They say that the bio-oils had not been a problem up till now. But a lorry driver in East Iceland disagrees, saying that problems were found in road sections there in 2009 and that parts of one road have been like a skating rink in summer, so that the Road Authority sprinkled sand over the road to alleviate the problem.
Has anyone else experienced this kind of problem? Research had been carried out in Iceland before these materials were used, but as often happens, this was not done over a long enough period of time.
The Road Authority has said that their insurers will pay for damage incurred.
Tomorrow is the fourth anniversary of the daily protests that brought down the Icelandic government that was seen as being responsible for the banking crash. A birthday party will be held outside the Althingi (parliament) to celebrate the event.
But yesterday a new series of regular demonstrations was initiated by the man who led the “incompetent Government” protests four years ago, this time to try and make sure that the long-awaited changes to Iceland’s constitution are passed by the Althingi before the parliamentary elections in April. A group of 25 people were elected by Icelanders two years ago to make changes to the constitution and did so – but the changes have been under discussion ever since. A public referendum was held last October on the issue, when the overwhelming majority of those voting voted for the new constitution. But the Conservative and Progressive parties have been filibustering and some fear that the new constitution will not be passed in time. Hence the start of the protests. Watch this space.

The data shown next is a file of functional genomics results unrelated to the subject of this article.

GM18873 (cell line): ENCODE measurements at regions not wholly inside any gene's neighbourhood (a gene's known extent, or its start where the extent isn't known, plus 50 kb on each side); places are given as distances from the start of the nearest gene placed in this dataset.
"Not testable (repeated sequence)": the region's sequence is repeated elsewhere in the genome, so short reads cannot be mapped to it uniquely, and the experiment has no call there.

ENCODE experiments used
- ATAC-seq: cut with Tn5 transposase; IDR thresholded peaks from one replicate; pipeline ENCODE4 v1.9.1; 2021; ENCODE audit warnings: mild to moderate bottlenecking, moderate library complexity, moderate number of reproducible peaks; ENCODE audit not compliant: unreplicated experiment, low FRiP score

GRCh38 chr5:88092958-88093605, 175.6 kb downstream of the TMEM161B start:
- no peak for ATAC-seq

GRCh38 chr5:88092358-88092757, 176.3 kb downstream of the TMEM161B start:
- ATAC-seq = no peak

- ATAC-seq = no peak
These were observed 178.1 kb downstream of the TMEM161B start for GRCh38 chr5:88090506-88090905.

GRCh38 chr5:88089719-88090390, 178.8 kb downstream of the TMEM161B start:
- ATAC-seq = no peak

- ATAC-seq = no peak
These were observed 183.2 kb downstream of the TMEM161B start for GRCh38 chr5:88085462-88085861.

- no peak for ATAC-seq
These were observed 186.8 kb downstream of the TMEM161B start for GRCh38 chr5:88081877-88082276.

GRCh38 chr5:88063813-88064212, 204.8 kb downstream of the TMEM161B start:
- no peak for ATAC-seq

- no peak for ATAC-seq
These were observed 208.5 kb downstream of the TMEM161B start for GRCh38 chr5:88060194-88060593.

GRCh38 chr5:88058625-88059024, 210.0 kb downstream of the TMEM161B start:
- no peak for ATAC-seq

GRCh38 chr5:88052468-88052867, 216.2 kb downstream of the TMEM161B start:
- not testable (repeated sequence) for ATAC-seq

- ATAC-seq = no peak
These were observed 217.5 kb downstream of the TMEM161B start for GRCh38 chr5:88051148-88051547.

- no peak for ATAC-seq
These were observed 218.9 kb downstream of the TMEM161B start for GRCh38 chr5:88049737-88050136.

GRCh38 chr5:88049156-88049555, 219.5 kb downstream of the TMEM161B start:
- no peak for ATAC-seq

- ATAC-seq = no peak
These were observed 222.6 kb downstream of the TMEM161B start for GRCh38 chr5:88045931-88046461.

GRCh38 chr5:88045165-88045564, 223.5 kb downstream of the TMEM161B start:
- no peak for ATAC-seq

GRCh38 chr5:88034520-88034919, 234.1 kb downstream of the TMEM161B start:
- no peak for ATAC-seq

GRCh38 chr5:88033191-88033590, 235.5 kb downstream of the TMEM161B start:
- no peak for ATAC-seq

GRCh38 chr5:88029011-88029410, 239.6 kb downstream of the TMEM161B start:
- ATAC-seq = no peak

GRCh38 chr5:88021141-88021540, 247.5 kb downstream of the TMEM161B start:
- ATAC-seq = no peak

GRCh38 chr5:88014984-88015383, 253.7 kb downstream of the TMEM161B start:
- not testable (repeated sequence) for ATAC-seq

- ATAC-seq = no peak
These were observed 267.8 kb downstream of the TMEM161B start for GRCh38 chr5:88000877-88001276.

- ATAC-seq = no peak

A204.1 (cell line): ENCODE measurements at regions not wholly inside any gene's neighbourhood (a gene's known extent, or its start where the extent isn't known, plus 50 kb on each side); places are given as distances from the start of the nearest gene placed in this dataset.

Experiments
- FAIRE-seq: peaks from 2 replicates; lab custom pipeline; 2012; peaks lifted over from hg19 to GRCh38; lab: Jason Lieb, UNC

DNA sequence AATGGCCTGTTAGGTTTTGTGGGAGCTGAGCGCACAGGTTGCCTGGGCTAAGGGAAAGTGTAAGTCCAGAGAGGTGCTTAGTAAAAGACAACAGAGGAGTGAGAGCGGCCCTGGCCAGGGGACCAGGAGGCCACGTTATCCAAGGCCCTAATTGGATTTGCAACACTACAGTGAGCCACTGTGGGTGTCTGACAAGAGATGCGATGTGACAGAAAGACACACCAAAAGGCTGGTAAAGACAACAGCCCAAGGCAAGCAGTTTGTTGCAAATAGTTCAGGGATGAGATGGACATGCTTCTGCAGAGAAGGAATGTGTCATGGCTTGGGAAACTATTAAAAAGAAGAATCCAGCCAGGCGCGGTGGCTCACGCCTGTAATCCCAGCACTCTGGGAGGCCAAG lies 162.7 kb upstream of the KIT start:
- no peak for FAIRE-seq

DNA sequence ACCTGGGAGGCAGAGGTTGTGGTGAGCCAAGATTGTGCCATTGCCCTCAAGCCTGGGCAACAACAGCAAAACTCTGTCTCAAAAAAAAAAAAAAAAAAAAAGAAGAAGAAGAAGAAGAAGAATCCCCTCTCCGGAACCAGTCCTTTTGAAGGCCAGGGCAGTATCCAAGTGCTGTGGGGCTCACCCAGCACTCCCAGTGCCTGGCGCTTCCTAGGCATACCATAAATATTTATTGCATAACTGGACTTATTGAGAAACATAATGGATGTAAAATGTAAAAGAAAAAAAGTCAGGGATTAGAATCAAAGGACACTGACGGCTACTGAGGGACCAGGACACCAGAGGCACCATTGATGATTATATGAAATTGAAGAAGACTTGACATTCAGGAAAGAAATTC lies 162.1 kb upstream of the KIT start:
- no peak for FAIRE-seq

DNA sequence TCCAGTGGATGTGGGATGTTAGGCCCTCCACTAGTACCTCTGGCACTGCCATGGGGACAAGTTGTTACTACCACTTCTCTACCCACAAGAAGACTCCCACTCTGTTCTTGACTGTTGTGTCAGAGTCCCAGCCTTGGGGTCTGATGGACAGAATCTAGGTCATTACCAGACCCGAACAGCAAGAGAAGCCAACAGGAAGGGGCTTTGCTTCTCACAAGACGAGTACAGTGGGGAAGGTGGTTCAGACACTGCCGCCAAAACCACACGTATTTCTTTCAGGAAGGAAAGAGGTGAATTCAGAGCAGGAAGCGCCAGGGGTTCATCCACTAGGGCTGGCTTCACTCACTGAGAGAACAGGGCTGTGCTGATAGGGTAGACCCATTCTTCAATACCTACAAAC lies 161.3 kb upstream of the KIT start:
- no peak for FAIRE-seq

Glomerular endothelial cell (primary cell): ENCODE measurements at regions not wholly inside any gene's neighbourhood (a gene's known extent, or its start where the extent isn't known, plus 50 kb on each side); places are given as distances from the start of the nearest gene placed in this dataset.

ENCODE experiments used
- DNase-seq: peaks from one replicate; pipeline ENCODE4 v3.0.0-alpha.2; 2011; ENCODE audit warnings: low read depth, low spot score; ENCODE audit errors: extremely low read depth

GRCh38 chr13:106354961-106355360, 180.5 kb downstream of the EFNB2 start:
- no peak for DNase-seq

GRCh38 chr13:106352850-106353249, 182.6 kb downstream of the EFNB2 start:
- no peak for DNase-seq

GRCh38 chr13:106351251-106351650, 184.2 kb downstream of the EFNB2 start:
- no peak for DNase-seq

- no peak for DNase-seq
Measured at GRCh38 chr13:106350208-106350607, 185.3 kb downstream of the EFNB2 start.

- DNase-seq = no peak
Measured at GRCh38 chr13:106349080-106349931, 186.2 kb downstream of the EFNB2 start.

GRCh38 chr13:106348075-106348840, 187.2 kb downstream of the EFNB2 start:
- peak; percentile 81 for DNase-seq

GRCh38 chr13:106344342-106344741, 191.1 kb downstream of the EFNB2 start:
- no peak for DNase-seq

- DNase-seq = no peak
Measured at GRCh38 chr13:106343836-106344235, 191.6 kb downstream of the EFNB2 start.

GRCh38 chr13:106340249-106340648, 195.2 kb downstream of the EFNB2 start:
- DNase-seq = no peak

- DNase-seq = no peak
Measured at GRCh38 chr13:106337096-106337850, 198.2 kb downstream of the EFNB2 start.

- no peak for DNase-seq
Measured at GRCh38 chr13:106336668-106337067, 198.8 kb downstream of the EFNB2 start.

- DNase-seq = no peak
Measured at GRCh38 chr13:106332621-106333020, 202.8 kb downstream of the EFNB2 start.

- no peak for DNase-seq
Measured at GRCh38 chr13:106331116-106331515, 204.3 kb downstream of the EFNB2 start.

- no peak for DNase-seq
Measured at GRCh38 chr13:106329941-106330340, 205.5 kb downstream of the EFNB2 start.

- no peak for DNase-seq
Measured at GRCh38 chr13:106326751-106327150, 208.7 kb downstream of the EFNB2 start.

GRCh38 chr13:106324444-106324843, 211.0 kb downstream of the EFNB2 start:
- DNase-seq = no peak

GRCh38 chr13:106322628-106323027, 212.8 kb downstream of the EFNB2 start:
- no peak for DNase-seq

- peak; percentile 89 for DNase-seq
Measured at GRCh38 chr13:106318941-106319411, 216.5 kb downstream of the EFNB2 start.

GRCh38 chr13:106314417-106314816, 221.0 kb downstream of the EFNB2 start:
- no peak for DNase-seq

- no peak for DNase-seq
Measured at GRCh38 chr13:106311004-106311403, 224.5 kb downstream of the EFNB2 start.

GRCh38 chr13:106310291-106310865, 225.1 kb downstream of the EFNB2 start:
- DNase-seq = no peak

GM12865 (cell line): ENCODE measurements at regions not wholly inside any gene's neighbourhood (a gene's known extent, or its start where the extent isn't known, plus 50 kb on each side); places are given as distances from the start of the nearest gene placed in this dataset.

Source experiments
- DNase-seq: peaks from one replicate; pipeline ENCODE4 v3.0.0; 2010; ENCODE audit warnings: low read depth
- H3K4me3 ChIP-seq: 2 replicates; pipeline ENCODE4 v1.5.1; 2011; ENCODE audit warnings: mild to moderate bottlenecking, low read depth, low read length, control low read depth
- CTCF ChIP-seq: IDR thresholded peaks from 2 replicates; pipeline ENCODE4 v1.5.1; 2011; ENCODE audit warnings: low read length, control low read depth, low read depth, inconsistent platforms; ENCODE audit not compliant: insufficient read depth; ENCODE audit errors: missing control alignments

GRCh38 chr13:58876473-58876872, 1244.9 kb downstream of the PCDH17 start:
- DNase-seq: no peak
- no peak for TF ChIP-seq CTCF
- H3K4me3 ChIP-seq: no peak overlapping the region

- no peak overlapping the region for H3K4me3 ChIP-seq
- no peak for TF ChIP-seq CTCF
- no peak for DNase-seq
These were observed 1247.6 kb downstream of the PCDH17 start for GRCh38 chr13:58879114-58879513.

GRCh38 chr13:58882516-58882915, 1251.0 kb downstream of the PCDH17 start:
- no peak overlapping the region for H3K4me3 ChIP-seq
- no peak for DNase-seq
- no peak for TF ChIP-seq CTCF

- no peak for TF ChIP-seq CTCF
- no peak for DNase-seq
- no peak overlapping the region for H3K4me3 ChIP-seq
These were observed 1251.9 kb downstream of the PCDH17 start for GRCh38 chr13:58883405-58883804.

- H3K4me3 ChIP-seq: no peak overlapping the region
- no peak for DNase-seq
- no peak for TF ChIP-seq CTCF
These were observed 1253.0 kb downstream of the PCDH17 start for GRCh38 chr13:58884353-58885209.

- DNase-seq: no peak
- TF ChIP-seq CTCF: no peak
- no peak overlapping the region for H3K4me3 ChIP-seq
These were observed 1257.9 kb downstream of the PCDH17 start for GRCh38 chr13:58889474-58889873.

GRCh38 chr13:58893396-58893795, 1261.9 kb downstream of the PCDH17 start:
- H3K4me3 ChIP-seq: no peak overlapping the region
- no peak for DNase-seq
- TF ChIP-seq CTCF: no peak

The Icelandic media this week have focused on sex offenders and the lack of legal action taken against them. The issue was sparked by the current affairs programme Kastljos, which devoted Monday’s programme to the doings of Karl Vignir Þorsteinsson, who had started his sex offending about 50 years ago and has molested well over 40 children, some over a long period of time. Every so often he was found out and fired, or asked to stop volunteering at a church, or visiting one children’s home where he used to entice children into an office, give them sweets and then molest them. But he was rarely prosecuted, apart from once or twice when he got a 3-month suspended sentence. “He’s such a nice person, and so good with children”, people said.
He volunteered at one church but was asked to stop after his child molestation was covered in detail in one Icelandic newspaper in 2007. And yet, the same church awarded him in 2011 for his volunteering! And the whole media coverage would never had occurred if it had not been for two women who had been at the Kumbaravogur children’s home which Karl had visited frequently. These women went to confront Karl with a hidden tape recorder in 2009, and released their material to the media and the police soon afterwards. No one took any notice, until Kastljos asked them to go again with a hidden camera in December last year.